This week’s readings again speak of waiting and accountability and the end or return of Jesus. The parable of the talents comes at the end of Matthew and is part of Jesus final days and preparation of his apostles. Three servants are entrusted with either 5, 2 and 1 talents. A talent was a very large sum, an amount far surpassing a lifetime of wages for a typical Jew. The most interesting and at the same time, puzzling thing, was the reaction of the Master to the servant who had 1 talent and was afraid to act and use it for fear of his Master. The first two acted correctly and made a nice return on what was given them. Now this parable was meant for the apostles and the early church which was waiting for Christ’s imminent return. So we might ask, what is it Christ could have given to the early church that they could fail him in an accounting on his return. In fact, what today also? That one thing has to be love and sharing the faith, the foundation of church and community. All his followers are called to love and spread and teach the faith and spread Christ’s love to the world. So what our parable tells us, is that if we in some way bury or stifle our love we are not using our talent. Love is a thing that must be worked at to grow and spread. Growth and change are important parts of loving, as people in a loving relationship will tell you. When stagnation sets in, growth can stop and in Christ’s church the result can be harmful to it mission. The Holy Spirit is alive in the church to keep it active in its growth to bring all into a loving community. The church is a people, a community, not an institution or buildings. Change has always been in the church, yet never without many different voices challenging one another that lead to the many splits in the body of Christ through the centuries.
As individuals, we have been given our faith and are called to love as best we can. Surely the questions of the larger community is beyond us in a sense, but nothing prevents us from loving and sharing person to person on a daily basis as we go about our daily business. Nothing prevents us from be that loving person we are all called to be.
As we approach the end of the year, both liturgically and really, the readings seem to get ominous and in a sense scary as they talk about the end of the world. None of us likes to think of our own mortality or the world around us falling apart or ending. Realistically, thinking of our death or the end of the world, isn’t really a wise thing to do or a wise way to start a day or to plan ahead. What is really wise is not to plan our departure but rather plan the present moment, the waiting as well. As Christians, we know that with Christ’s death and resurrection and ascension, and his sending of his Spirit, that God’s kingdom is now. We are called to be present to others, to be Christians, to give, to share, to care. These are the things that last and benefit the kingdom. God’s kingdom is now, in our own lifetime. What we see and share and believe is only a preparation for what will be in another time and place. God’s presence is now and always. Many speak of wasting time as they rush through their daily schedule. Perhaps the rushing is the waste if we neglect interaction and caring along the way. How many people, friend or not do we rush by? How often do we step aside to pray? Or to just appreciate God’s gift of the world around us, a scenic place, or a sunset or sunrise? Or to embrace and appreciate the family and friends we have?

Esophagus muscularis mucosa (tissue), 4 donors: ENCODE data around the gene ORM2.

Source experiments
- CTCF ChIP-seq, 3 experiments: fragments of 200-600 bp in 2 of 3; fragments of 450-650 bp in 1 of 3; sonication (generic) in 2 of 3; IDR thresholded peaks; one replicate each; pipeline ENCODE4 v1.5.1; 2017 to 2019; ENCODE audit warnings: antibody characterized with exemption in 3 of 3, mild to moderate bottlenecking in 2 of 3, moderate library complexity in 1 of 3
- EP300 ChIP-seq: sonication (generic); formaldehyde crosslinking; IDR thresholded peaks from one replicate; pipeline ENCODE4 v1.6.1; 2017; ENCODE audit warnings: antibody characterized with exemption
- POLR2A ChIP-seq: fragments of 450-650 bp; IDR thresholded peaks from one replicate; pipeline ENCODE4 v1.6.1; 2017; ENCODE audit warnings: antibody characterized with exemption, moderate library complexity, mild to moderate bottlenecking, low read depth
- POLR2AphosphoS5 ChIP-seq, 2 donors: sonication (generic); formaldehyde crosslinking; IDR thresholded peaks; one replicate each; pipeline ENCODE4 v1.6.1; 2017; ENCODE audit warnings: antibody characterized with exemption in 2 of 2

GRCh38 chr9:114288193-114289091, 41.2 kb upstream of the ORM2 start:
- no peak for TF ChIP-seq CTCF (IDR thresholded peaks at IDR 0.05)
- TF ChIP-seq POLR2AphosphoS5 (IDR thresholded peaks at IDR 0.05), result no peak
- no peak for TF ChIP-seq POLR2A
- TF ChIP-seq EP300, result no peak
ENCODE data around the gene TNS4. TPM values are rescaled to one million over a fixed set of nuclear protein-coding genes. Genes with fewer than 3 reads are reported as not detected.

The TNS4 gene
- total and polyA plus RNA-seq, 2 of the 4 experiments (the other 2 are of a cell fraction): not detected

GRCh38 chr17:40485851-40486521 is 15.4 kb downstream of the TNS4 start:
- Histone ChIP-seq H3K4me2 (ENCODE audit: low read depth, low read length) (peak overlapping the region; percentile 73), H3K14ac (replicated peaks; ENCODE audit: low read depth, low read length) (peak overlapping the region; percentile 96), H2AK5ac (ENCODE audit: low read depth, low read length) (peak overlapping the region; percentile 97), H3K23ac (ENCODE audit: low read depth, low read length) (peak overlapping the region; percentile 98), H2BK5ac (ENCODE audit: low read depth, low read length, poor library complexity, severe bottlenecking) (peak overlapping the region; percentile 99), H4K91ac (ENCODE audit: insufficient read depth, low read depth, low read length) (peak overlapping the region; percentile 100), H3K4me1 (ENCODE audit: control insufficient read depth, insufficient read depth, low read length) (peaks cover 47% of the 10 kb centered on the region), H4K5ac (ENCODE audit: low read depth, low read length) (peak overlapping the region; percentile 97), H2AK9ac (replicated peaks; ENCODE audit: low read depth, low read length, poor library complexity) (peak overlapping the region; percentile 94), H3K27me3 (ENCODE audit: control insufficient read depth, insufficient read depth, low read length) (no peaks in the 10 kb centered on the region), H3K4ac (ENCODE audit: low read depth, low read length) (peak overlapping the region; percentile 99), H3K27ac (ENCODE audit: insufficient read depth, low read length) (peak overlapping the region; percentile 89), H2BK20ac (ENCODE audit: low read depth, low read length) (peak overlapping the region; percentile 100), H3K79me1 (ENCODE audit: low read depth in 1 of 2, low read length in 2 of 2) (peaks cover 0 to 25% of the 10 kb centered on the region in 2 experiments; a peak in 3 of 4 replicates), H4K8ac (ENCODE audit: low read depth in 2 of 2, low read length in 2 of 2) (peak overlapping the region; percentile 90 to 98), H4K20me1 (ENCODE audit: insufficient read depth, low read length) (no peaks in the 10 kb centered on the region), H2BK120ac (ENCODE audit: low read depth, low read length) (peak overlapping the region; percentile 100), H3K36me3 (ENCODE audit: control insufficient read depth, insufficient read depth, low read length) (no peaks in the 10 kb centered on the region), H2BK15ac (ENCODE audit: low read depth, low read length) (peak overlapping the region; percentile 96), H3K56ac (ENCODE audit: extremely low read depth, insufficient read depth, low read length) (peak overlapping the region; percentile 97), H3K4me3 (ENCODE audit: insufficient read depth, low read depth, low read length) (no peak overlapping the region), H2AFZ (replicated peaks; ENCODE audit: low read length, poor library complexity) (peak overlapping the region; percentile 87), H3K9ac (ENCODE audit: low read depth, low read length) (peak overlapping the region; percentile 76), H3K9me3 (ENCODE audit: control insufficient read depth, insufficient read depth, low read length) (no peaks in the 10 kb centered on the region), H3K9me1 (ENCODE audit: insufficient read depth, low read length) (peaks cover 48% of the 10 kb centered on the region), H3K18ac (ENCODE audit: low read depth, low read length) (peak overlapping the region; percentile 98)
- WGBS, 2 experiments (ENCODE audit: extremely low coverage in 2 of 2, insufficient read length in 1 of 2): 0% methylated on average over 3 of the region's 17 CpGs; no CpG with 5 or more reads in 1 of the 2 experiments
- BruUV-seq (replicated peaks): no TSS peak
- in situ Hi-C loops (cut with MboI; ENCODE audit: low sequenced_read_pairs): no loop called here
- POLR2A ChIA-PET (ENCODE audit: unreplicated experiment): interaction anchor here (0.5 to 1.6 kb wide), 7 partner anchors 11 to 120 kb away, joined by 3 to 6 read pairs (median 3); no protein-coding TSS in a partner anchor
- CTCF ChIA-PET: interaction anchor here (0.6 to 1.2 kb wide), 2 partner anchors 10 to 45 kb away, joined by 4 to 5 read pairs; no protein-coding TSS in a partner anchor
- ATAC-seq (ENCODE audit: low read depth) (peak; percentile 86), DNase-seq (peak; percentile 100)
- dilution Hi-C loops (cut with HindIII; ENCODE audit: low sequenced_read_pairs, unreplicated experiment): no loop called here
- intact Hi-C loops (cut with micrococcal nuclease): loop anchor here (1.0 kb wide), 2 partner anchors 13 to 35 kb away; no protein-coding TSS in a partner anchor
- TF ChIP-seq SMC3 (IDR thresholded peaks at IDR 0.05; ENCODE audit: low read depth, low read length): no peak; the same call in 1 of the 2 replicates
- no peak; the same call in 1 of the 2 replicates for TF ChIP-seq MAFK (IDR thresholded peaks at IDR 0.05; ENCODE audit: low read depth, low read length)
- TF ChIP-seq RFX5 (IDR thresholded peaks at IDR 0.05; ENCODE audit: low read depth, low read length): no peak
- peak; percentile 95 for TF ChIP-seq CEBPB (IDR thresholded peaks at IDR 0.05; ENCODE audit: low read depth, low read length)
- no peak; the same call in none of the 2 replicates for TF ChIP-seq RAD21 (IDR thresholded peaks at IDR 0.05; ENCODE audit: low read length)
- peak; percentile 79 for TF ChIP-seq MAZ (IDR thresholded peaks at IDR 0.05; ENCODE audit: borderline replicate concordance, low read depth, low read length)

All the above is important because death or the end of the world is not an end for us or God’s kingdom. Life will not end but change. That change is told to us by God but what it entails we don’t know. We do know that all who have died will rise and God will embrace all who are to be in his kingdom. But we as Christians are already in his kingdom if we are living as Christ asked us to do our passage should be a reunion of all those we have known and those we will come to know.
I think today’s gospel is one of the most familiar to all of us. Again a Pharisee scholar sets out to trap Jesus with what he thinks is a trick question. Jesus is ready for him and answers that Love is the greatest commandment. To love God with our whole heart, soul and mind and the second is to love your neighbor as yourself. It means that within our self we give all we are to God and what it means to belong to him. It is the means and purpose for which we live. And in living, we must love others as we love ourselves. This or more properly these commands are no small matter. I think that for the most part whether consciously or not all of us look out for ourselves or love ourselves very much beyond just the point of self-preparation. As children we learn to love from our parents and others as we grow older. However, you expand our circle of love is something we must learn and be willing to do as part of our faith and love of God. To reach out and accept others as God has done for us is not always easy in this world in which we find Good and evil present as we go forth. But loving our neighbor also mean being ready to forgive just as God does. Love is not always easy as I am sure married couples will tell you. No one except God is perfect, and even a loving couple has their moments of disagreements. Yet in any loving relationship, the giving of the whole self makes possible the resolution and coming together after conflicts.
We know that the greatest act of giving of self was Christ’s death on the Cross. In one-act, for all time, he brought God’s mercy and forgiveness to all and made possible for all of humanity to be united to him forever. This is the chief and only reason for giving ourselves body and soul and it will bring us to him forever.